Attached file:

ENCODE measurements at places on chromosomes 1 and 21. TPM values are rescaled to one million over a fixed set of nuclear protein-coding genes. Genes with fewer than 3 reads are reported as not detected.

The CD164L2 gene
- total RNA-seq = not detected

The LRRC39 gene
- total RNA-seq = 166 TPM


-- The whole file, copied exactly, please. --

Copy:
ENCODE measurements at places on chromosomes 1 and 21. TPM values are rescaled to one million over a fixed set of nuclear protein-coding genes. Genes with fewer than 3 reads are reported as not detected.

The CD164L2 gene
- total RNA-seq = not detected

The LRRC39 gene
- total RNA-seq = 166 TPM